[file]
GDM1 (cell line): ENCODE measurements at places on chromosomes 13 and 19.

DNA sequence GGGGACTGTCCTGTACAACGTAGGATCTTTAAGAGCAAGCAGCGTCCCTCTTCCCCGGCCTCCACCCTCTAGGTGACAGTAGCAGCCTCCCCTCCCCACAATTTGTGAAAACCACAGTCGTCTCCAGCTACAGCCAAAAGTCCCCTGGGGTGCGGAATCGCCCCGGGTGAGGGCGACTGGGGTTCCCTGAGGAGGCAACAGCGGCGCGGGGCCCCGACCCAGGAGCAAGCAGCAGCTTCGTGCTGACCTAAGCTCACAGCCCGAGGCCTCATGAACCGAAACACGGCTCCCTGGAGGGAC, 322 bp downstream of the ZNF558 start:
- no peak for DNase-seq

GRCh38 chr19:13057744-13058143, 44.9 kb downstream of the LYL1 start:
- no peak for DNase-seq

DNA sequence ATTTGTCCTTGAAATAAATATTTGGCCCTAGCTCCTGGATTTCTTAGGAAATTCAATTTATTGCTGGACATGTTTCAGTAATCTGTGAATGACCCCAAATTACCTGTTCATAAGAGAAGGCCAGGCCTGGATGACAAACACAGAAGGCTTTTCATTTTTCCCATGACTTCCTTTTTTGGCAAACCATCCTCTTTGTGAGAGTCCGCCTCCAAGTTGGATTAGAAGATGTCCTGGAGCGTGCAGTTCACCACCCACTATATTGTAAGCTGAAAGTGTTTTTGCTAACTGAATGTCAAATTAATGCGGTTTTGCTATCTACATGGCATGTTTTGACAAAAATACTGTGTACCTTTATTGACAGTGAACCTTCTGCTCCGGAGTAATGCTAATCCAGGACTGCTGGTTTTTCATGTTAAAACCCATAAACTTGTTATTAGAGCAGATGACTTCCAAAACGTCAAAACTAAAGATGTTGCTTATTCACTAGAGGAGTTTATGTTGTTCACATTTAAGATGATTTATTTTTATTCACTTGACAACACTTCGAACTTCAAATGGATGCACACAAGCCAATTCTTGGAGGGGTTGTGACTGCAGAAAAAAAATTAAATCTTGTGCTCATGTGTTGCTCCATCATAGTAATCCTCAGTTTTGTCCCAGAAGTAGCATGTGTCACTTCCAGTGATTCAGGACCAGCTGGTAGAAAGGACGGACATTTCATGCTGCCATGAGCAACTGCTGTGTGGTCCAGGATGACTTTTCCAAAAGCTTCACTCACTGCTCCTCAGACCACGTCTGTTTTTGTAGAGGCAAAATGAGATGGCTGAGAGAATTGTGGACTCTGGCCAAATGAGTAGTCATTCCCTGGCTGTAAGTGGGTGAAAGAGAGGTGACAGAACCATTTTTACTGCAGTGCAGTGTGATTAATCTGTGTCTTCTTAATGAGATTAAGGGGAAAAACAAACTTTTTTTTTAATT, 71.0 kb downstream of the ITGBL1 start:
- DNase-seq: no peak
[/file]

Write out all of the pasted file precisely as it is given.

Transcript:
GDM1 (cell line): ENCODE measurements at places on chromosomes 13 and 19.

DNA sequence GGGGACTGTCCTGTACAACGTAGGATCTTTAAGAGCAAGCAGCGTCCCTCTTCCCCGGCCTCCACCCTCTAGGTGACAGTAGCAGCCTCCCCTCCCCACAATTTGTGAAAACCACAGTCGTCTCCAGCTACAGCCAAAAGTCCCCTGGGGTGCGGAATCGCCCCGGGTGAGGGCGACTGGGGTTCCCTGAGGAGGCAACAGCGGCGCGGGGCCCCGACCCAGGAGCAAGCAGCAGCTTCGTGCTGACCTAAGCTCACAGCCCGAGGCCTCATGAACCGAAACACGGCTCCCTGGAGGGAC, 322 bp downstream of the ZNF558 start:
- no peak for DNase-seq

GRCh38 chr19:13057744-13058143, 44.9 kb downstream of the LYL1 start:
- no peak for DNase-seq

DNA sequence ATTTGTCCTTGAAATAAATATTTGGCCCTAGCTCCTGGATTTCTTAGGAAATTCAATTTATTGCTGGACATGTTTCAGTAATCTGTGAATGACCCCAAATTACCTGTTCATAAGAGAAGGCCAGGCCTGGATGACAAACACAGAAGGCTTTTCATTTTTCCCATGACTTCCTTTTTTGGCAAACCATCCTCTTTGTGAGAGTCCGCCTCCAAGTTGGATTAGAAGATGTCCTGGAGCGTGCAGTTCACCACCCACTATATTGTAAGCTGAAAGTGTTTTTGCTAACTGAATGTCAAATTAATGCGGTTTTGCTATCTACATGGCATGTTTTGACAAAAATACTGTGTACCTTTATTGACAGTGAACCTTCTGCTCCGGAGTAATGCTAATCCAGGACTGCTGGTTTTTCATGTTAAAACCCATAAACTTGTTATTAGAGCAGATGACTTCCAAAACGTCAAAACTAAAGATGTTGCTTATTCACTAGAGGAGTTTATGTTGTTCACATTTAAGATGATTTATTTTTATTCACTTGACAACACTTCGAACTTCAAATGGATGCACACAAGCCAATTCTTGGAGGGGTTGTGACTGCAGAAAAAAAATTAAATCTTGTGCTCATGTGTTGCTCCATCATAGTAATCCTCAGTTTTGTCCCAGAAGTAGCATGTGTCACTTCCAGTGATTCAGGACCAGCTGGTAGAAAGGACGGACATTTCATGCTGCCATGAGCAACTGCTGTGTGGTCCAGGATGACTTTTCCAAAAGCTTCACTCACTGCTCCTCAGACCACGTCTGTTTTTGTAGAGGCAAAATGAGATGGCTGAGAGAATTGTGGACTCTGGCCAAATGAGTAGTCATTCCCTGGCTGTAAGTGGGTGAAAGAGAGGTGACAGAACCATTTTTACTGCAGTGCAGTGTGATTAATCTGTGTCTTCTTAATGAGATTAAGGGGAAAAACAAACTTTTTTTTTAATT, 71.0 kb downstream of the ITGBL1 start:
- DNase-seq: no peak